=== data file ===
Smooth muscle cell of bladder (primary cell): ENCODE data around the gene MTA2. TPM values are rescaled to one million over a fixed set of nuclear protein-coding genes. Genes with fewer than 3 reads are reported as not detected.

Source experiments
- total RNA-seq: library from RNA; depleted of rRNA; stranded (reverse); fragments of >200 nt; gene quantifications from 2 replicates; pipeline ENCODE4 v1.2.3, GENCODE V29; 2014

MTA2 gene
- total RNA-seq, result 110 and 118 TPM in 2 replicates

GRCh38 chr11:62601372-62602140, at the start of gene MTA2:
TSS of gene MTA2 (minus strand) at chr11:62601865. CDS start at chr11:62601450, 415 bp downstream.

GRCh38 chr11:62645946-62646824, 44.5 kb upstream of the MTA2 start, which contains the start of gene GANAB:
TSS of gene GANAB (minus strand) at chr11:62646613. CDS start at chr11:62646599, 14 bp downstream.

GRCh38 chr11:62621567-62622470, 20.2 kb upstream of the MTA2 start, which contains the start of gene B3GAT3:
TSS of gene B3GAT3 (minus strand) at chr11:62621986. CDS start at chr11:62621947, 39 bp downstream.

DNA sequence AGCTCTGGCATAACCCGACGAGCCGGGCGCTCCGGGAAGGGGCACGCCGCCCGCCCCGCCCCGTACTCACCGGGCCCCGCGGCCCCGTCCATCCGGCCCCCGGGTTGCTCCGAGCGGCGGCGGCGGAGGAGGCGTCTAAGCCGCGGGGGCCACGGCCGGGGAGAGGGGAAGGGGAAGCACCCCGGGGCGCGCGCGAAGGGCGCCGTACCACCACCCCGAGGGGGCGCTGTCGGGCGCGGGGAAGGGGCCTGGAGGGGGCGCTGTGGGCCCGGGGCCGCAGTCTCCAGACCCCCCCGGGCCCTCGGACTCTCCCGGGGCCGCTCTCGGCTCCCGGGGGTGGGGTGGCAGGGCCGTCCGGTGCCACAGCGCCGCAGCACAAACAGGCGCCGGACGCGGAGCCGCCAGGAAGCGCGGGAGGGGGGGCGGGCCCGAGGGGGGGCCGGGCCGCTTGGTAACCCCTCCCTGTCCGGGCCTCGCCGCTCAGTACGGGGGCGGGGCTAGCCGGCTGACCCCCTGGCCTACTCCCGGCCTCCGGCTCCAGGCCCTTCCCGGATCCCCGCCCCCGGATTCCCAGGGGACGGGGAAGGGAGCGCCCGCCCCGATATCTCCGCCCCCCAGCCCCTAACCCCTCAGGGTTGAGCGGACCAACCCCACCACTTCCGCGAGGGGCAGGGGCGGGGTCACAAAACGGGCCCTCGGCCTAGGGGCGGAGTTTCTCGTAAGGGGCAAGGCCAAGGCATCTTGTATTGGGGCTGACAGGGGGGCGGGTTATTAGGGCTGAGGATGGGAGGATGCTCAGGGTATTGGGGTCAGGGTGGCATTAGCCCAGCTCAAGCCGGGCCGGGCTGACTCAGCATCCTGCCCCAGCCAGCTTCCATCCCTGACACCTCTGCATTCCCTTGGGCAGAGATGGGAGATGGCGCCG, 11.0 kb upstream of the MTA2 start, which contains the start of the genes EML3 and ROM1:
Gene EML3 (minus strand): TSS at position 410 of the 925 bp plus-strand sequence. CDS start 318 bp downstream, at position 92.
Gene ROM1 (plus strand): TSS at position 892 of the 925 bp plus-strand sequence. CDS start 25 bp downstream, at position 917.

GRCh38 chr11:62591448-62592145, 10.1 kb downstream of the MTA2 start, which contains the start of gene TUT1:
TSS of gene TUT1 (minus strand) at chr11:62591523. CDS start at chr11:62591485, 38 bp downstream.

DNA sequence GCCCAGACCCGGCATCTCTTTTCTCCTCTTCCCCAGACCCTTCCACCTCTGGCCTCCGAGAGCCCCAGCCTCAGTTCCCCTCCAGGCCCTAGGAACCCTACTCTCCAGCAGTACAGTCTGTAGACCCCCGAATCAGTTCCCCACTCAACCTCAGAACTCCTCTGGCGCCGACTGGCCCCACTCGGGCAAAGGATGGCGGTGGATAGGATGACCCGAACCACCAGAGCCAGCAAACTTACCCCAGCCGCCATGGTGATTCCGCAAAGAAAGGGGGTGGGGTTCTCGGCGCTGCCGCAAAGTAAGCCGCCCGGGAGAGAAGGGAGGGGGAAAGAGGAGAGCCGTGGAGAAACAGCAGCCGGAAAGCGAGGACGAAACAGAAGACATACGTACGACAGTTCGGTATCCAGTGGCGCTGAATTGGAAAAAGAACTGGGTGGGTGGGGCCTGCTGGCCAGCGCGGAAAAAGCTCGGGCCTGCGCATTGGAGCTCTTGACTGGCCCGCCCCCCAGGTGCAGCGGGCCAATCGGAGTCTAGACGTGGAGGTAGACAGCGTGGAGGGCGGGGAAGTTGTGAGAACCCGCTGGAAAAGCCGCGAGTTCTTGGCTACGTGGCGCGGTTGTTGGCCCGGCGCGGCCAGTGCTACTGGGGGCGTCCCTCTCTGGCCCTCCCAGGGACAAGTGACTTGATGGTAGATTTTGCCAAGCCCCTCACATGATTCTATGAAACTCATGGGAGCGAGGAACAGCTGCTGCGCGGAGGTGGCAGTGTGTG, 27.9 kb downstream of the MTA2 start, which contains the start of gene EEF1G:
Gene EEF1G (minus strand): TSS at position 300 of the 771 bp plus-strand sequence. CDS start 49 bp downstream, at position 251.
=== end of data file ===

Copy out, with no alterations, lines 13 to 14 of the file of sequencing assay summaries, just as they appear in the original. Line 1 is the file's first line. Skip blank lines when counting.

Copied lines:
Gene EML3 (minus strand): TSS at position 410 of the 925 bp plus-strand sequence. CDS start 318 bp downstream, at position 92.
Gene ROM1 (plus strand): TSS at position 892 of the 925 bp plus-strand sequence. CDS start 25 bp downstream, at position 917.